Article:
pourcentage des aliments dans la ration du poulet de chair

Discussion in 'French-English Vocabulary / Vocabulaire Français-Anglais' started by asteroide, Mar 30, 2009.

  1. asteroide Senior Member

    Hanoi
    France - français
    Hi
    It's the title of a table, in rows are the differents feed (rice, cassava, maize...), in columns the age of the broiler (1 week, 2 weeks). Inside the cells, the percentage of the total mixture.

    I have to find the name for the table

    percentage of feed in broiler ration

    Broiler feed formula

    "ration" is the technical term that means the package of food that you give for 1 meal, and which containt is precisely defined

    And I would be curious to know what is the litteral translation in english of "ration" and "aliment" ("ration" and "feed" sounds too french to me...)

    Thanks
     
  2. Mikebo Senior Member

    English - UK
    "Feed" and "ration" sound ok to me for talking about rearing animals except that I would think of "feed" as being a general term rather than referring to the individual ingredients.

    "Broiler feed formula" seems good but I think you would have to add something to it eg:

    "Broiler feed formula: percentage of ingredients per ration" or else
    "Percentage of constituent foodstuffs per ration of broiler feed"

    Qu'en penses-tu?

    General translations of the Fench terms would be:
    "Ration" = "share" or "portion".
    "Aliment" = "food"
     
    Last edited: Mar 30, 2009
  3. asteroide Senior Member

    Hanoi
    France - français
    Thanks,
    Sounds good for the title of the table

    So french "aliment" would be english "ingredients" in this case (in french you would use the french "ingrédients" when you talk about a receipe, like "ingrédients: sel, poivre, tomates, courgettes", but you would'nt use it for animals)

    However, the translation for "ration" doesn't sound good to me, as for me, "portion" or "share" means that you're talking of a part of something bigger

    Dans ce contexte (animal husbandry), quand on parle de ration, c'est un tout bien déterminé (pas une partie ou un pourcentage de quelque chose)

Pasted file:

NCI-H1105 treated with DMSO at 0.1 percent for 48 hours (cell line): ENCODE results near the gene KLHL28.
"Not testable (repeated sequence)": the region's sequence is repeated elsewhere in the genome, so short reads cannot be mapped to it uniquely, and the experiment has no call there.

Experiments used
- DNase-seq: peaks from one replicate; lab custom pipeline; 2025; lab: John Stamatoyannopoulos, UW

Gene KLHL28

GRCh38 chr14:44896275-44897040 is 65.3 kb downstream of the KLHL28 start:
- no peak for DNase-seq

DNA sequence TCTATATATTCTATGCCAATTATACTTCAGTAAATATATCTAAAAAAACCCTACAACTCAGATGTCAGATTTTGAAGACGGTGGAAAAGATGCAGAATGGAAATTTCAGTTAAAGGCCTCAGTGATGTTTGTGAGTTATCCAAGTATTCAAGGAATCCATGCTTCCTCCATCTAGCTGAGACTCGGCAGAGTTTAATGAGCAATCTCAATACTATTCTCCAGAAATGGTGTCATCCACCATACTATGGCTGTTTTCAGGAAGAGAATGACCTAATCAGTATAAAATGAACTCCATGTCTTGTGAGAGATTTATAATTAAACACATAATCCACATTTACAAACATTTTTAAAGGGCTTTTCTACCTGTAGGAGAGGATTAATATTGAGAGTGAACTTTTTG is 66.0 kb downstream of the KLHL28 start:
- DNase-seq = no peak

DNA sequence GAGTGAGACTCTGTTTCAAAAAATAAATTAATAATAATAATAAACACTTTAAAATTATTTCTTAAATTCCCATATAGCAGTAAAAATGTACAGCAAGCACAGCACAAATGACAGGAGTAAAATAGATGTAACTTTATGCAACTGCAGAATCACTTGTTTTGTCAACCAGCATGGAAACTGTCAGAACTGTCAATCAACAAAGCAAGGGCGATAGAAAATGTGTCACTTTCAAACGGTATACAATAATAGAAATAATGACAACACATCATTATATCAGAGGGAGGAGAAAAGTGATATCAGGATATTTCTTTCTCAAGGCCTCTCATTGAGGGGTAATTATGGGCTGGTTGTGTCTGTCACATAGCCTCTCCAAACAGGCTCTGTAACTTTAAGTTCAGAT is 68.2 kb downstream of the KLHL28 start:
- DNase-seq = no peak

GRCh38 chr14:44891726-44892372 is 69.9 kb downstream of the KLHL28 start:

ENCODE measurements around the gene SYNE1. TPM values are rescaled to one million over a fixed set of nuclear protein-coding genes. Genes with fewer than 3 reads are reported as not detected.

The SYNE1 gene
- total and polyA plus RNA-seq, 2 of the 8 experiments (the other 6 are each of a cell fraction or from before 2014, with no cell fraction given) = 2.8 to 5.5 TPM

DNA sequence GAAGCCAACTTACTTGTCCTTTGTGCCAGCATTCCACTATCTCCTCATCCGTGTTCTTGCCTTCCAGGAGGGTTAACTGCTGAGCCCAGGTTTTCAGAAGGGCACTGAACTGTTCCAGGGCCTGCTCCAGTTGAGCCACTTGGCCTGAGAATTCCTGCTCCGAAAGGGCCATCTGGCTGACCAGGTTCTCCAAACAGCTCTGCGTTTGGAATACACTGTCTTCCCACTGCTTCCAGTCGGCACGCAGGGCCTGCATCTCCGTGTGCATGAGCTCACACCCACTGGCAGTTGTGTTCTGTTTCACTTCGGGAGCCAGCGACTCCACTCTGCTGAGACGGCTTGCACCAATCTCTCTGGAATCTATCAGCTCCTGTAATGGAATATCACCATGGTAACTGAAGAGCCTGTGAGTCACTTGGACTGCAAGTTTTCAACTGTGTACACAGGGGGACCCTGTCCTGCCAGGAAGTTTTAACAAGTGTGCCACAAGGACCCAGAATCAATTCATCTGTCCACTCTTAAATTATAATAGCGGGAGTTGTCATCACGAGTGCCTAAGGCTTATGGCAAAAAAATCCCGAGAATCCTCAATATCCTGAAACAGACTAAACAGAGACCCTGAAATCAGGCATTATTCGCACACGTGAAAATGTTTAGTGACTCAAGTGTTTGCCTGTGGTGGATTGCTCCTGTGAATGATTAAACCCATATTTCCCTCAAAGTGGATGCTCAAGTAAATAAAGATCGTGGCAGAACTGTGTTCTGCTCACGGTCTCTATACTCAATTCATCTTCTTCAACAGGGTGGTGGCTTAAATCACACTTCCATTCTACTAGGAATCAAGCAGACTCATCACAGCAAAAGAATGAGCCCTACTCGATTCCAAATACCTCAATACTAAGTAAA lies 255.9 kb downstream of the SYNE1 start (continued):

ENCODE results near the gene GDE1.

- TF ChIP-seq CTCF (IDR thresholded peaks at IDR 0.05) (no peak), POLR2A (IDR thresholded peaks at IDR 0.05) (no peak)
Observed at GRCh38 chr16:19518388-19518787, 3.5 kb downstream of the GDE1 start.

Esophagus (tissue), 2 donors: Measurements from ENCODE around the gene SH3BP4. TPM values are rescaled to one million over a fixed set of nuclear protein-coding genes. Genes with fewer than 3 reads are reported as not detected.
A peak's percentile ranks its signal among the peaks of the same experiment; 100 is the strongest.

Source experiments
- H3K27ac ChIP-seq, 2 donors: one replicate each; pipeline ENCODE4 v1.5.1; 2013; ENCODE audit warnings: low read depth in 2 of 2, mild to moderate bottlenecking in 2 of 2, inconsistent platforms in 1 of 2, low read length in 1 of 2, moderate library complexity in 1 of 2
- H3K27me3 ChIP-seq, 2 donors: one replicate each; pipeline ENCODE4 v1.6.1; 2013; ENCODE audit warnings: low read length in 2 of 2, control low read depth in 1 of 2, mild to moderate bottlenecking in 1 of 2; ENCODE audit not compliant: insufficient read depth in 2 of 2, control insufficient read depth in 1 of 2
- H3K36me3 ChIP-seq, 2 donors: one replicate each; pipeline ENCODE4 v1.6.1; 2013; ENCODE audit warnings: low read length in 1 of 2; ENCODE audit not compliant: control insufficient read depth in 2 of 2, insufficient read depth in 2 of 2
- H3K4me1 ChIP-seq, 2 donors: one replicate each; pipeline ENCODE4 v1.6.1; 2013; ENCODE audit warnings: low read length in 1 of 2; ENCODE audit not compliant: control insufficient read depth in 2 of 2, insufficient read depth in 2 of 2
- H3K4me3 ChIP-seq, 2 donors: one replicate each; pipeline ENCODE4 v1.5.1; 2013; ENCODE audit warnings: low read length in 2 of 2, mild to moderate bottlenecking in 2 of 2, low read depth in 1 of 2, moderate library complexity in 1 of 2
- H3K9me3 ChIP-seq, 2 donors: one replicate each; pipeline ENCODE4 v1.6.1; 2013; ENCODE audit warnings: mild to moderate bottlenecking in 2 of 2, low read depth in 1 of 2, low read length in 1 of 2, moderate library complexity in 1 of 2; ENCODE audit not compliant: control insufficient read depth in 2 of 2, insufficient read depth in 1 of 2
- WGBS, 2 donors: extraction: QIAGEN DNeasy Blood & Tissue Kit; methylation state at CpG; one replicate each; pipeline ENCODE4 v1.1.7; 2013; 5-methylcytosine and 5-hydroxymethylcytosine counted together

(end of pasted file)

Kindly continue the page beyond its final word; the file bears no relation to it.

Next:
Pour les vaches par exemple, on calcule une ration une bonne fois pour toutes. On parle du "rationnement" de la vache. Dans le contexte d'élevage, ça veut juste dire que les quantités sont controlées et mesurées. Pour les humains, ça doit être pareil, mais en général on contrôle les quantitié que quand il n'y a pas assez à manger, d'où une notion de restriction de nourriture parfois attachée au "rationnement". Pour les animaux, aucune notion de restriction

    Ex
    - vous leur donnez quoi comme ration à vos vaches?
    On attend comme genre de réponse:
    - 30% d'ensilage de maïs (maze), 10% de tourteau de soja (soy), et 60% de foin (hay), 10kg de mélange par jour et par vache

    Le tout formant la ration.

    So is "ration" the right english term? (and not share or part), or "formula"

    But maybe I get confused because there is no exact translation for this word in english and it all depends on your sentence :rolleyes:
     
  4. Mikebo Senior Member

    English - UK
    Hi

    As you can see from the quotes I gave, "ration" is used to talk about the amount of food given to the animal. "ration" means an allotted amount (as in rations during wartime or in the army etc) so I think it fits.

    I used "ingredients" in the first translation as it is a general term for what is in something and could be used in the context because we know we what we are talking about from the table [and I hadn't yet thought of "foodstuff"].
    To be more specific, and faithful to the original, you could say "foodstuffs" instead:

    "Broiler feed (formula): percentages of foodstuffs/foodstuff percentages per ration"

    The second translation I gave is closer to the original French. You could leave out the word "constituent" if you want:

    "Percentages of (constituent) foodstuffs per ration of broiler feed"

    Note: I feel inclined to use "percentages" (plural) although the French uses the singular. This seems to work because it is the title for the whole table and not just for a particular column.
     
    Last edited: Mar 30, 2009
  5. asteroide Senior Member

    Hanoi
    France - français
    Thanks
    that's clearer for me now
     

Share This Page